or system arrays (e.g. 1 to 1000 platforms collecting 10-20
observations per hour) collecting data at any geographic scale
(local,regional,national,etc)

SQLite implements the database as a single file. This makes it
simple to distribute the database for users who want to
implement their own data mining.
Data Storage, the Why’s
Data, you can have it your way

Data is available in a number of different file
formats as well as web-services. In addition to
having all the in-situ data available, per
observation access is provided also.
File formats:
•CSV
•Shapefile
•obsKML
•Styled KML
•SQLite
database
Web Services:
•WMS
•WFS
•SOS
•GeoRSS
Aggregated Data
Data Products
Data
*CSV files
*Query&Download
*KML
Graphs
*Time series
*Depth profile
Maps
*GIS
*Animations
QC&Notification
*Missing data
*Range
Data Access/Web Services
Data Sharing
*OGC SWE/SOS
services (SensorML,
O&M)
Graphs
*Time series
*Depth profile
*TBD by users
Maps
*OGC Web
Mapping Service
(WMS)
QC&Notification
*Missing data
*Range
*Continuity
6. Relational Database
(Postgres or SQLite)
Products and Services from Aggregated Data
Applications - SECOORA interactive map
Latest regional observation maps are accessed via WMS(Web Mapping
Service) and merged into an OpenLayers(browser javascript) map
interface. Observation database requests are supported via WMS
GFI(Get Feature Info)
http://secoora.org/maps/dynamic
Applications - CarolinasRCOOS
Map image layers supported via MapServer WMS with increased map
response time via TileCache which tiles and caches image requests for
repeated reference. Site feature info supported via Xenia database
instance styled output html table accessed via WMS GFI.
http://carolinasrcoos.org
Applications – National Weather Service
Latest regional platform observations from Xenia database are styled to
html tables and presented in fixed map interface alongside NWS
forecast warnings/advisories and other map layers of interest
http://forecast.weather.gov/mwp/
Data Distribution – ObsKML
ObsKML (Observations KML)
A simple XML encoding of
observation metadata
associated with a KML
Placemark.
Default XML import/export
format for Xenia database
Instances.
Postgres or Sqlite database paths
ObsKML XML schema for import/export
KML/KMZ – Latest obs by platform
KML (Keyhole Markup Language) which is the XML format used to visualize data in
Google Earth/Maps and potentially other globes/maps with KML support such as
NASA WorldWind and ESRI ArcExplorer. OGC Standard. Can be imported by other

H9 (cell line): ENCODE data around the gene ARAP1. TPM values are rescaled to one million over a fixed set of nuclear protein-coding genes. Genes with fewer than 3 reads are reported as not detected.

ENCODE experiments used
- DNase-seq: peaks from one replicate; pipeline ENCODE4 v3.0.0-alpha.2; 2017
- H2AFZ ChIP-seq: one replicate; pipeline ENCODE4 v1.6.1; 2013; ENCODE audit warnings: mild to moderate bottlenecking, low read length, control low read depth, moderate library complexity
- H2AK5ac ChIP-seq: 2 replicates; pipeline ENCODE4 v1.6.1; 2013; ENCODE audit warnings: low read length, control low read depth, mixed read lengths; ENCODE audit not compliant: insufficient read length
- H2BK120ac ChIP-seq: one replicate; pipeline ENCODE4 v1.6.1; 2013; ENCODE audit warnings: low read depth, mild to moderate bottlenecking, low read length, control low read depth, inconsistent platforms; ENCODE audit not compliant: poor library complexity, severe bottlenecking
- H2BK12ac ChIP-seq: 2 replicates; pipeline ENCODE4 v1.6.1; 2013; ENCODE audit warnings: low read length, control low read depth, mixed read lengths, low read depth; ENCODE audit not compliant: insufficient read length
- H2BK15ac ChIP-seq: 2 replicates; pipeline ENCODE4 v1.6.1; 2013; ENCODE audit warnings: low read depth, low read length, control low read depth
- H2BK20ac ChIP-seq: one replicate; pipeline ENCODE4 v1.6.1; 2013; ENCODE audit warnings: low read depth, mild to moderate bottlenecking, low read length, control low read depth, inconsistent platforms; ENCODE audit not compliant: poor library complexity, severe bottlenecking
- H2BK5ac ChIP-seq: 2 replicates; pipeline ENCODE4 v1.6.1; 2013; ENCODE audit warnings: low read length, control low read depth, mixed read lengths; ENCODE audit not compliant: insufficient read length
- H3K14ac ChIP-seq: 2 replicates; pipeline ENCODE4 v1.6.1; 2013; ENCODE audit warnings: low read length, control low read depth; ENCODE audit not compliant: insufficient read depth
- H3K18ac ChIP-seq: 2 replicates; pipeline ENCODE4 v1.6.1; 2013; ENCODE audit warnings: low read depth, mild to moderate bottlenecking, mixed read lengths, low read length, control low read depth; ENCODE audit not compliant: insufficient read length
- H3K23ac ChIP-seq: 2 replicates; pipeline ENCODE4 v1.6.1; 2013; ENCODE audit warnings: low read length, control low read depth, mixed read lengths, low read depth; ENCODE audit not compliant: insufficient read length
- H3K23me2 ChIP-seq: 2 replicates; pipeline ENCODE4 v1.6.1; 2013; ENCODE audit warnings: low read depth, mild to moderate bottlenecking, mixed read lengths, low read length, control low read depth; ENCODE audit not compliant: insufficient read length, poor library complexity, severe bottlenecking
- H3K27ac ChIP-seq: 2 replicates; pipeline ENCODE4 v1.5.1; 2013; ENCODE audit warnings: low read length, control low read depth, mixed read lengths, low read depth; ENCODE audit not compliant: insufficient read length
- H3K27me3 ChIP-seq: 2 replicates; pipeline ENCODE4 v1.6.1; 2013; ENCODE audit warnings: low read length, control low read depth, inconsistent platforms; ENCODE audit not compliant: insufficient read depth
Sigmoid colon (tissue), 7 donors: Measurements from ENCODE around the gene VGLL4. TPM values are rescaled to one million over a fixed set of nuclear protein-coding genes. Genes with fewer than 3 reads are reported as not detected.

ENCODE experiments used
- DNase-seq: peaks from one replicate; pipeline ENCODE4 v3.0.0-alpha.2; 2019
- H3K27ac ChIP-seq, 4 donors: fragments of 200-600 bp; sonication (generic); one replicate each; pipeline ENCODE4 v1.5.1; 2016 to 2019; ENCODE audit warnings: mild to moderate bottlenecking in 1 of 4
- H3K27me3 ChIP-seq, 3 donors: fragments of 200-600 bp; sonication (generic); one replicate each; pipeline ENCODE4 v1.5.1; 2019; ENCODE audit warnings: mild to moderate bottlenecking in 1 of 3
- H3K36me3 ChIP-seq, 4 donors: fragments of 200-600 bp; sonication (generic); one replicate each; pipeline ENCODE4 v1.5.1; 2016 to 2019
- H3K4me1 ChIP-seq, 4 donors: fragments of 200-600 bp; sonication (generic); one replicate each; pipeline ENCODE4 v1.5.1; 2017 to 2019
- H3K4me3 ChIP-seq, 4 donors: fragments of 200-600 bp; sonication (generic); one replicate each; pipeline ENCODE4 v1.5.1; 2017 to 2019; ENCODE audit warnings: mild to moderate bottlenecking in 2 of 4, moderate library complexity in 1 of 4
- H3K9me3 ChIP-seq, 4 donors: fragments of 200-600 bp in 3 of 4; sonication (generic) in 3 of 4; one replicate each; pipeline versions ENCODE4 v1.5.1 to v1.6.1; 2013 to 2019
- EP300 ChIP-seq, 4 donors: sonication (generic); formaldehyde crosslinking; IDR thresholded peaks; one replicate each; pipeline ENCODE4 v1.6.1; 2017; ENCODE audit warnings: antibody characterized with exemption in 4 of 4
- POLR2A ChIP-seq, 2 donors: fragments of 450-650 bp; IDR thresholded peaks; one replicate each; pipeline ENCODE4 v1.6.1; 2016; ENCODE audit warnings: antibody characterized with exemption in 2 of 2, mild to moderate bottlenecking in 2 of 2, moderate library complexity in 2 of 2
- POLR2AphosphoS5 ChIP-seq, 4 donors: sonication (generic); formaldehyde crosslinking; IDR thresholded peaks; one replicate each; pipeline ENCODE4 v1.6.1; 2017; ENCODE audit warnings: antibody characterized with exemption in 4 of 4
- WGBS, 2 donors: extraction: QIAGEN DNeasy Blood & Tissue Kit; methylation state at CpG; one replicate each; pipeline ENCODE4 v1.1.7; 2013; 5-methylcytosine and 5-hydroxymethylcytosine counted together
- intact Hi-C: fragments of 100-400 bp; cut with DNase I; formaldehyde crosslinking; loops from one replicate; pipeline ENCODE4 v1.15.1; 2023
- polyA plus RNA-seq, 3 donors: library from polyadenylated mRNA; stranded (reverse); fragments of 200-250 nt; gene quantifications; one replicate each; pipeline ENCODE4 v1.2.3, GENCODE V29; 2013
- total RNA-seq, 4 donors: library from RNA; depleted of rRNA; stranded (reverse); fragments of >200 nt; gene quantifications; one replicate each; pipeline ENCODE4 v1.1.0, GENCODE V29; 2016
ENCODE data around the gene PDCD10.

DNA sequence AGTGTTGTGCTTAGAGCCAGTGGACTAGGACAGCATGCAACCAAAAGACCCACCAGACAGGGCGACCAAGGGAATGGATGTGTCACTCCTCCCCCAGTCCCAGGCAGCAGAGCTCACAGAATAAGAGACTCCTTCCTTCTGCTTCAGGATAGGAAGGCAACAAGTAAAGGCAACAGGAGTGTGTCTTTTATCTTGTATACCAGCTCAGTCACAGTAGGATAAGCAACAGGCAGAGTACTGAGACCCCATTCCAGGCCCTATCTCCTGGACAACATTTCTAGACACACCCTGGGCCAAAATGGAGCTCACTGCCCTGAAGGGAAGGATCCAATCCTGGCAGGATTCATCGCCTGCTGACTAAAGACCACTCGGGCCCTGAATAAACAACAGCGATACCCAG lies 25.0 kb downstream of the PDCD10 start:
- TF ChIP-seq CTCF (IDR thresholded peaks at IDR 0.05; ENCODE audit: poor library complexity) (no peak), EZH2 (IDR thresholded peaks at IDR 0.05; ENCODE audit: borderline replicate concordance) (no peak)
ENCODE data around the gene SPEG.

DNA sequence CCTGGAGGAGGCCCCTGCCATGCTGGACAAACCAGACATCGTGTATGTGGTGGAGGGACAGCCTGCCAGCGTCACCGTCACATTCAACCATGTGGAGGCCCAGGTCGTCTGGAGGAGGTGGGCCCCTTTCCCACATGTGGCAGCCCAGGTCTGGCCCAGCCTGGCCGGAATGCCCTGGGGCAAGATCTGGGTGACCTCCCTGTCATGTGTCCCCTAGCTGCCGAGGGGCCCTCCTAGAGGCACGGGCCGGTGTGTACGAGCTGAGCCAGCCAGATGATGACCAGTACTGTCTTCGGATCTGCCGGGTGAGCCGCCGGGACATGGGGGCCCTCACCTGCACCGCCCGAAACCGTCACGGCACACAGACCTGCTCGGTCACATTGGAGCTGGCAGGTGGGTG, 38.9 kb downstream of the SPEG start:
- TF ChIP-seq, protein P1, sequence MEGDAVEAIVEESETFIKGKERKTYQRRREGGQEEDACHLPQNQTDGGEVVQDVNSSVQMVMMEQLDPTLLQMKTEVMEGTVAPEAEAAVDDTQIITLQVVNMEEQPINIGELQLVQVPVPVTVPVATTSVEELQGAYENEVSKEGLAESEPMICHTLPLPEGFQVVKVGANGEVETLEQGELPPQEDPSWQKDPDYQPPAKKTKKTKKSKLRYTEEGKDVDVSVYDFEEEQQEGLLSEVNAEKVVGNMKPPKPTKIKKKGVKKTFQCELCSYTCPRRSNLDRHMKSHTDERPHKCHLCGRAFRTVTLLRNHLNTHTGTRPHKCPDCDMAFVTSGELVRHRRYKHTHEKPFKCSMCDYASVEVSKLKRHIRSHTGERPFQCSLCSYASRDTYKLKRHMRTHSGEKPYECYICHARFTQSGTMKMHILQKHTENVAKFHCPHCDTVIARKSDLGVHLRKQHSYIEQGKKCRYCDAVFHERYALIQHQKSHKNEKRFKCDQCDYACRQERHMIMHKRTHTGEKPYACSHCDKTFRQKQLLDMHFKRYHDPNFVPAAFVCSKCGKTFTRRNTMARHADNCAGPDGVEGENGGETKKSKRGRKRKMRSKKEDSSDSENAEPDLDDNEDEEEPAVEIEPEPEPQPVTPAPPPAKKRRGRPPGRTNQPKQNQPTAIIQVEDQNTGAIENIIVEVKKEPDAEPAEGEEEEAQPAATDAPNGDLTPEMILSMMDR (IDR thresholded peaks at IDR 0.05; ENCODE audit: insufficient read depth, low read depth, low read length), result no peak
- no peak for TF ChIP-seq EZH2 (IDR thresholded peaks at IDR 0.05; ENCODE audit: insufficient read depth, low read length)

GIS platforms, such as OpenLayers.
Latest observation data organized by all observations per platform
http://tinyurl.com/664wtx
KML/KMZ – latest obs by obsType
http://tinyurl.com/664wtx
All observations carry:
•Observation type(obsType)
•Unit of measure(uom)
•Measurement value
Color Styled low to high value blue/green/red
GeoRSS
•GeoRSS allows users to subscribe and have the data they are interested
in “pushed” to them via an RSS reader.
•Simple, lightweight XML format.
Near Future Steps
• Virtualization
– What is it?
• In general terms, it is the abstraction of computer resources.
• For our purposes, it is the separation of the operating system from
the underlying computer resources.
– What does that mean to me?
• This type of architecture is (ideally) more reproducible, scalable,
redundant, and portable
• Instead of owning and maintaining server hardware, images can
be hosted in the “Cloud” while requiring less internal system
maintenance or housing costs
– What do I need?
• We’re using free software from VMWare, called the VMPlayer,
that “plays” the image. http://www.vmware.com/
Near Future Steps
• QA/QC
– Implementation of more comprehensive quality
checks.
• Application Development
– Implement user-defined services or data delivery
methods
• Documentation

Process documentation to make it easier for
others to clone what we’ve done.
Credits
2
C.Calloway,
2
J.Cleary,
1
J.Cothran,
4
J.Donovan,
3
J.Dorton,
1
M.Fletcher,C.Galvarino,
1
S.King,
2
S.Haines,
3
L.Leonard,
1
D.Porter,
3
X.Qi,
1
D.Ramage,
2
H.Seim,
4
V.Subramanian,
1
S.Walker,
4
R.Weisberg
1
University of South Carolina,
2
University of North
Carolina at Chapel Hill,
3
University of North Carolina at
Wilmington,
4
University of South Florida
SECOORA
Geo Tools Presentation
Dan Ramage, University of South Carolina
dan@inlet.geol.sc.edu